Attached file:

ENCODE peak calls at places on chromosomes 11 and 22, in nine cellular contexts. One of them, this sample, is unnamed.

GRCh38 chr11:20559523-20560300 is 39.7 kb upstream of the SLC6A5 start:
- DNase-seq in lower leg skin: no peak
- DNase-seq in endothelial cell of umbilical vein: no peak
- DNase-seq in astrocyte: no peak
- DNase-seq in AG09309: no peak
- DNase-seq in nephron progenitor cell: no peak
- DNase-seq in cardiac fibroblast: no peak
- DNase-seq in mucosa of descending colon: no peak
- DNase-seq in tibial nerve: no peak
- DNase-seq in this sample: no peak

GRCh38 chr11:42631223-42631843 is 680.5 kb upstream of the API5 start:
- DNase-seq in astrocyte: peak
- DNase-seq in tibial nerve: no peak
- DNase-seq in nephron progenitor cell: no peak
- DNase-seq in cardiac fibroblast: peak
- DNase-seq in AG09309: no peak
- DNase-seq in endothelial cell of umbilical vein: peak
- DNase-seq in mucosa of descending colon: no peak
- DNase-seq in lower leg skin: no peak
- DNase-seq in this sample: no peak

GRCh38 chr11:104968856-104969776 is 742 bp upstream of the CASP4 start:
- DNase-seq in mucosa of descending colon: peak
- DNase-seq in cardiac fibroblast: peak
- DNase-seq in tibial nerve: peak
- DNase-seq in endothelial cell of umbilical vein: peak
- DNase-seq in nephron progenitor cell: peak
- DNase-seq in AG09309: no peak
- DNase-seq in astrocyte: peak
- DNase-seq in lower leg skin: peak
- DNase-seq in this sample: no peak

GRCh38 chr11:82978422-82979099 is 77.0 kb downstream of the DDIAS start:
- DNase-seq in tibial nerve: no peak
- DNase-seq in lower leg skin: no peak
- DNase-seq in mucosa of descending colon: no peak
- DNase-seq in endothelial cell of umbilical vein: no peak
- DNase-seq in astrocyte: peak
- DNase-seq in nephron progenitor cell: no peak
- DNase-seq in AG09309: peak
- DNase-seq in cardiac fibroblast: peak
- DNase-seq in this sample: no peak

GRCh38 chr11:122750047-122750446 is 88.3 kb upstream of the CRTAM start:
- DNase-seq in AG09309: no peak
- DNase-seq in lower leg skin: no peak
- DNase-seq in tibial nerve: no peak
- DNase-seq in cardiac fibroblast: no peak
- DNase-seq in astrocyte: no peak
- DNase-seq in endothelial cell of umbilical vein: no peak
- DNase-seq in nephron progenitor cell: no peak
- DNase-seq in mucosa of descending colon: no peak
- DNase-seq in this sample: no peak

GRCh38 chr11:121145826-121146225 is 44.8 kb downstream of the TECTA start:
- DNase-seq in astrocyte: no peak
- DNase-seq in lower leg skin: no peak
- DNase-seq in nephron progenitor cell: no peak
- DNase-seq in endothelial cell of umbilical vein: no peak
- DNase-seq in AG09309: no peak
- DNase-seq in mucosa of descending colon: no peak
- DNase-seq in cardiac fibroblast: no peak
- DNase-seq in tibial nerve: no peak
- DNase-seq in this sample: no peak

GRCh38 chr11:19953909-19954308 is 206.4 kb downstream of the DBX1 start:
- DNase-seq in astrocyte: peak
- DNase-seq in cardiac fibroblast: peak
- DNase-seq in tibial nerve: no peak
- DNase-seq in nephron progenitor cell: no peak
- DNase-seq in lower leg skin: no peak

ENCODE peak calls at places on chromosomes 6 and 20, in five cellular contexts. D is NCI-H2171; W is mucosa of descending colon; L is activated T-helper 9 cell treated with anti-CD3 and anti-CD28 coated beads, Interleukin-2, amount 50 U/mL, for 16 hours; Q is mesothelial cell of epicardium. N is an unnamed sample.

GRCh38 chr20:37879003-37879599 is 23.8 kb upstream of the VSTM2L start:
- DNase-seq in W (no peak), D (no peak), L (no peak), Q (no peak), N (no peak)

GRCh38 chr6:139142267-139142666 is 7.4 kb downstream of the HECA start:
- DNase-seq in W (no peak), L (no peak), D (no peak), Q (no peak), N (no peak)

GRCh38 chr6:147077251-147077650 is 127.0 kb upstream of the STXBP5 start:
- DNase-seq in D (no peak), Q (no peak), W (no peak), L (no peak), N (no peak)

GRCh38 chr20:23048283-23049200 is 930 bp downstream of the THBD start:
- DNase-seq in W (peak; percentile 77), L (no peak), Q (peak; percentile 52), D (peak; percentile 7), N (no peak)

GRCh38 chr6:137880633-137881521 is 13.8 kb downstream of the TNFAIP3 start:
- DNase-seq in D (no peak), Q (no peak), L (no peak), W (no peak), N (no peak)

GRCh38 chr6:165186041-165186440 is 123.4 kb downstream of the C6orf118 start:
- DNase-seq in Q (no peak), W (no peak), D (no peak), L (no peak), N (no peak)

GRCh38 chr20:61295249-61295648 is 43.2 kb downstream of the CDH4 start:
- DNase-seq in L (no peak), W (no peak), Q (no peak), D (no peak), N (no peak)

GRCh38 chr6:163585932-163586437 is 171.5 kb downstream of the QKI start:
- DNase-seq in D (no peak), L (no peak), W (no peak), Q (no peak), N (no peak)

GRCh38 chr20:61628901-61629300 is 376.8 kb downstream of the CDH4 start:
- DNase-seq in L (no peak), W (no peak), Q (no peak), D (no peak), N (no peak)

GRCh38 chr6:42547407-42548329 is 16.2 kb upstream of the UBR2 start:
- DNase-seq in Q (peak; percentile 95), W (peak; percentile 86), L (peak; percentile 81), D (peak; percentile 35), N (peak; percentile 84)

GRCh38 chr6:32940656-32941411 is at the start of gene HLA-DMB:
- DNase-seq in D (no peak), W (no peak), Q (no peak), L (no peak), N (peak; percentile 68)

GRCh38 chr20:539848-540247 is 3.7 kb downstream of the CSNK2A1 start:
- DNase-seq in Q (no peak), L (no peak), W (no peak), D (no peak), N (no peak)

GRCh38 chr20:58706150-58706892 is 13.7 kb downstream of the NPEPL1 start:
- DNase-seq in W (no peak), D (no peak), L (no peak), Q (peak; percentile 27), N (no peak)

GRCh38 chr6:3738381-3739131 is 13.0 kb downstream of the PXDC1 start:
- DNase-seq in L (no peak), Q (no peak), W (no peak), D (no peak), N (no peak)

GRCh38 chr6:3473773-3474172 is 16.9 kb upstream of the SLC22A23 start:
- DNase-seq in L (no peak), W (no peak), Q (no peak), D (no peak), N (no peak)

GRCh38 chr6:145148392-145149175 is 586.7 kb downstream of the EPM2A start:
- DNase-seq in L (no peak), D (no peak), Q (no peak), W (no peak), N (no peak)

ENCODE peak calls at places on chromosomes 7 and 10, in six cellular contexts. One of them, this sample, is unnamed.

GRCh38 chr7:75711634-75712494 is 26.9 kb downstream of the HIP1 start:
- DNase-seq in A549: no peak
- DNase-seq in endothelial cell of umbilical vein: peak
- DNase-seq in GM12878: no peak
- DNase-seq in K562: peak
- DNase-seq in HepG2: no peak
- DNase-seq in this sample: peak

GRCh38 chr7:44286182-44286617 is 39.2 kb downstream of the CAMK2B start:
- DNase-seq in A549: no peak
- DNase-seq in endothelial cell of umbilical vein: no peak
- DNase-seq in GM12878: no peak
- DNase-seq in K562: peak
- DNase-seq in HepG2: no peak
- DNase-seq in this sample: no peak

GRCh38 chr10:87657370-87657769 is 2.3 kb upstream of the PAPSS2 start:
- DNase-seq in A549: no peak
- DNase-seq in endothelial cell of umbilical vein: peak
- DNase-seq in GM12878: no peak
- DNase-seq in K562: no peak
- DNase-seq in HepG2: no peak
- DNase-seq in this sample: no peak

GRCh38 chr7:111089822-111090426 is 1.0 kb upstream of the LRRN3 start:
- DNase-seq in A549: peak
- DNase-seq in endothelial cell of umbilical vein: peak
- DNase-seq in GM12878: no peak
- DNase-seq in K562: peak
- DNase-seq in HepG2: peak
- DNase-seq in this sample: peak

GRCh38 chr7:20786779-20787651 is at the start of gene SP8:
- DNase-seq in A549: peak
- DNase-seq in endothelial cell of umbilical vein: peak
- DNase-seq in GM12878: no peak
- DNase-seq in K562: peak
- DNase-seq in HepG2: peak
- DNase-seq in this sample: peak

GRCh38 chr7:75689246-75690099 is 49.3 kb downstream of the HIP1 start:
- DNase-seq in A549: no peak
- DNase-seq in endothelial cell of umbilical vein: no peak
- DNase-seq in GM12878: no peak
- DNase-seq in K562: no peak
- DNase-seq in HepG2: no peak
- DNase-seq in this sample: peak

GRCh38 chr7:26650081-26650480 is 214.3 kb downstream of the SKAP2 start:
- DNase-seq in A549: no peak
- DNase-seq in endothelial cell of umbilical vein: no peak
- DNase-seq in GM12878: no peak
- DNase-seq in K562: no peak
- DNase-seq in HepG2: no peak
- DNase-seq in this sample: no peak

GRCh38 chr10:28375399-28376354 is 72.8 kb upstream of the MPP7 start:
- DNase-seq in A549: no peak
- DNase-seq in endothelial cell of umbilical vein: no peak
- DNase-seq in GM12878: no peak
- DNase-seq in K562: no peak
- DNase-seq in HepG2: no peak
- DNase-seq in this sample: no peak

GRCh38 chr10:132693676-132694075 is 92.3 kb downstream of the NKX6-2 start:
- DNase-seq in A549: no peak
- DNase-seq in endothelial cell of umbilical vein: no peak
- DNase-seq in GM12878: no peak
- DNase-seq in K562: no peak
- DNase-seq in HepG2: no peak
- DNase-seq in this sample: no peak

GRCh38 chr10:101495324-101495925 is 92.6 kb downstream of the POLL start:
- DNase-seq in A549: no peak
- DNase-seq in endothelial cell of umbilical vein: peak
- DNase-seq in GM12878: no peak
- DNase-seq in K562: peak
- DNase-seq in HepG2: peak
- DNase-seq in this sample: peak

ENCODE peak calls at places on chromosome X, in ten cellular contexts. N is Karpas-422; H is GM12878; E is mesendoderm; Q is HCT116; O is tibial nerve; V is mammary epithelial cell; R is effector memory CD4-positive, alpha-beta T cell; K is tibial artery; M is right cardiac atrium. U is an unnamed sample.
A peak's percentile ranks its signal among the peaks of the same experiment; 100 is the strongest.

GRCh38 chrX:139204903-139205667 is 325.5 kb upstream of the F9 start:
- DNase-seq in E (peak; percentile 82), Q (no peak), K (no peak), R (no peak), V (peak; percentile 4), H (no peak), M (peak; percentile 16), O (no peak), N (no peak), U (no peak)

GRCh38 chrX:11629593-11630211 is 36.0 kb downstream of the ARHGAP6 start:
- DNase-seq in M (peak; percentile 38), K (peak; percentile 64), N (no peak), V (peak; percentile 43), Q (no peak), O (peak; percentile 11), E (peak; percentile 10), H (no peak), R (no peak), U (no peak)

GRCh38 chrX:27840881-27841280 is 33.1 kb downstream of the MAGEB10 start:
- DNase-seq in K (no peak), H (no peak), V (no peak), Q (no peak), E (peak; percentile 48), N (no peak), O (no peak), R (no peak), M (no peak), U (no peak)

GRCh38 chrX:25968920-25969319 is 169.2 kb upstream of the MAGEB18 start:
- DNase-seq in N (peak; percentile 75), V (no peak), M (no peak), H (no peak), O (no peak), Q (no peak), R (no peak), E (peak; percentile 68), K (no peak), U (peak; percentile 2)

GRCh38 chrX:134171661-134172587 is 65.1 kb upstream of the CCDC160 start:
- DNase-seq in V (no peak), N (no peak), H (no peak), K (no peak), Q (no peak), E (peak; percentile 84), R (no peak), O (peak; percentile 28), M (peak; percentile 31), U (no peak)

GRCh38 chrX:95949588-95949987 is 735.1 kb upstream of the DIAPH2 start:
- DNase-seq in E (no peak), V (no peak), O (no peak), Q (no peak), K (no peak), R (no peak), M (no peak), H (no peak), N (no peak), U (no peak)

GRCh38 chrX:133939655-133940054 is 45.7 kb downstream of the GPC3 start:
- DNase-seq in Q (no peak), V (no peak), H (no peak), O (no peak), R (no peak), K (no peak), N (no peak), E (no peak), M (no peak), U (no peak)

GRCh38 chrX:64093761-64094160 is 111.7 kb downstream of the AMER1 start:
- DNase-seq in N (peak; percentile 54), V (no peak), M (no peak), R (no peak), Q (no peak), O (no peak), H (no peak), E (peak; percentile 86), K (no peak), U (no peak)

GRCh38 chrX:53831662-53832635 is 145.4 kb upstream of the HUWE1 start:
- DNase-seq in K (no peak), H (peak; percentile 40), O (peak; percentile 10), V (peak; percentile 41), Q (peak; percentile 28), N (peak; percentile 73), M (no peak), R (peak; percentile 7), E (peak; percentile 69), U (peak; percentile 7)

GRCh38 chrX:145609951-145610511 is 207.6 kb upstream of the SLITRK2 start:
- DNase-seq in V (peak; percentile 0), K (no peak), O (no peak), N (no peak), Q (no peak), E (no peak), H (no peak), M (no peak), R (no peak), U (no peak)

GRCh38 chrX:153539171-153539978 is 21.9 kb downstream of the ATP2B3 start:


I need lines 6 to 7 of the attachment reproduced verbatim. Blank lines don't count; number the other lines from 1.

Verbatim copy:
- DNase-seq in AG09309: no peak
- DNase-seq in nephron progenitor cell: no peak